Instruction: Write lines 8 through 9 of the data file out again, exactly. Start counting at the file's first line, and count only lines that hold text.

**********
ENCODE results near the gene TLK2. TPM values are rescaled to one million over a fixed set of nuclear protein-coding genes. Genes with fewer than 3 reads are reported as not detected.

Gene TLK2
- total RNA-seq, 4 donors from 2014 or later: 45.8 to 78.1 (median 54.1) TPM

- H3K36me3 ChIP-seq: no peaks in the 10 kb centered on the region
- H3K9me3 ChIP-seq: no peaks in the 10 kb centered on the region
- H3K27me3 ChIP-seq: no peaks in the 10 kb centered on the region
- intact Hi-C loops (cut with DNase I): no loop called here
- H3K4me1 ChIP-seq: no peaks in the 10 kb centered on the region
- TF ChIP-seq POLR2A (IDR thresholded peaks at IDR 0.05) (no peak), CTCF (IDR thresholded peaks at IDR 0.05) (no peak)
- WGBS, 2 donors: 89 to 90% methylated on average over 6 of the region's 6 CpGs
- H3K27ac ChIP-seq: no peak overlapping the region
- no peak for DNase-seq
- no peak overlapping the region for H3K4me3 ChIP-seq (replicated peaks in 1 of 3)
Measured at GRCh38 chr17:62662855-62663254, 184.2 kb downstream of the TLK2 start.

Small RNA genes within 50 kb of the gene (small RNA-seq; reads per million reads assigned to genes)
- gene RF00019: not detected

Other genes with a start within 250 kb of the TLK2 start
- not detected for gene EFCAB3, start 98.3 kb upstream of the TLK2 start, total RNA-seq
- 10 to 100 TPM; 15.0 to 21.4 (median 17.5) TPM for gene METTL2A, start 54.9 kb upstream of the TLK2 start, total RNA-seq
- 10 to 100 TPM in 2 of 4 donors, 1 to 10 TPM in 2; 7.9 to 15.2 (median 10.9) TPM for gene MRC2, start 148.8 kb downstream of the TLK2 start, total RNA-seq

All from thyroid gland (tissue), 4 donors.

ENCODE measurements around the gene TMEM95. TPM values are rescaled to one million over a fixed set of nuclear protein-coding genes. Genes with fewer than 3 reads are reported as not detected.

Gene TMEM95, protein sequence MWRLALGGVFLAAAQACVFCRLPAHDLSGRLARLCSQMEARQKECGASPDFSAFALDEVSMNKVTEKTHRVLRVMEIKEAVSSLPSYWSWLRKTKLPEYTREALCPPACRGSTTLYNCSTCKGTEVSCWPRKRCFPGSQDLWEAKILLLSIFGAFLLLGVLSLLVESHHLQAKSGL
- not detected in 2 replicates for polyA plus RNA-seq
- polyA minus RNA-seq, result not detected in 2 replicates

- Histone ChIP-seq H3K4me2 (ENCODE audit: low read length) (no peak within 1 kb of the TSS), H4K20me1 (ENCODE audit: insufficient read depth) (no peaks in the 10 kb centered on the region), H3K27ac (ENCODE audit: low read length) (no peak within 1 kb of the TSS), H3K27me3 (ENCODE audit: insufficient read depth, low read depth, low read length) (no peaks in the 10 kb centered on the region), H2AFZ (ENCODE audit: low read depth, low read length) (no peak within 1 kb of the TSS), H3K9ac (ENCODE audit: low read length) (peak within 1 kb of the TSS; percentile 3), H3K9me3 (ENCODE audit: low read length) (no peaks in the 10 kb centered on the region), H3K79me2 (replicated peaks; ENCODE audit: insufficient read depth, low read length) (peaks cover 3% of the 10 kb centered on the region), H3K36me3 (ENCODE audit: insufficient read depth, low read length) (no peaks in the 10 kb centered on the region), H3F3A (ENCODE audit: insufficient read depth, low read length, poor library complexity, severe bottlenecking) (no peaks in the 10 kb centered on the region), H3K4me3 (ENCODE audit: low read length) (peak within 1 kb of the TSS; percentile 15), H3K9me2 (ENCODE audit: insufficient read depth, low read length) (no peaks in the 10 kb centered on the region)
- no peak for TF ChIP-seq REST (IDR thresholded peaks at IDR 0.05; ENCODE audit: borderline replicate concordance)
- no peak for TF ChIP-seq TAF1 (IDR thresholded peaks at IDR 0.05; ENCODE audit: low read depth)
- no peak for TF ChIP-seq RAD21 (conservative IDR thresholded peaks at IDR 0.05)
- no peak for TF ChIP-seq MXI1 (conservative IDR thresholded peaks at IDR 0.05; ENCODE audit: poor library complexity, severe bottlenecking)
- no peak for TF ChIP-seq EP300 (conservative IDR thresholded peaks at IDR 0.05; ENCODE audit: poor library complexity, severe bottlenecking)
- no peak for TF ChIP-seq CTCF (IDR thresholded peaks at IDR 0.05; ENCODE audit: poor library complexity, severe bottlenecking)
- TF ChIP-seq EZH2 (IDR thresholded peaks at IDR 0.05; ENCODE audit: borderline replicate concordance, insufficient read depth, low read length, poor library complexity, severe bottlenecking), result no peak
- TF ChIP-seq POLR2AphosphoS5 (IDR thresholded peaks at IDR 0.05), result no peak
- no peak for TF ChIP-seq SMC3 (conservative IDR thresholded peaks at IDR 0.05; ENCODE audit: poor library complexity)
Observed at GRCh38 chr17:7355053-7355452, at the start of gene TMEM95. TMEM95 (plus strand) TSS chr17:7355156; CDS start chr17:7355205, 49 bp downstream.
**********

- H3K4me1 ChIP-seq: no peaks in the 10 kb centered on the region
- TF ChIP-seq POLR2A (IDR thresholded peaks at IDR 0.05) (no peak), CTCF (IDR thresholded peaks at IDR 0.05) (no peak)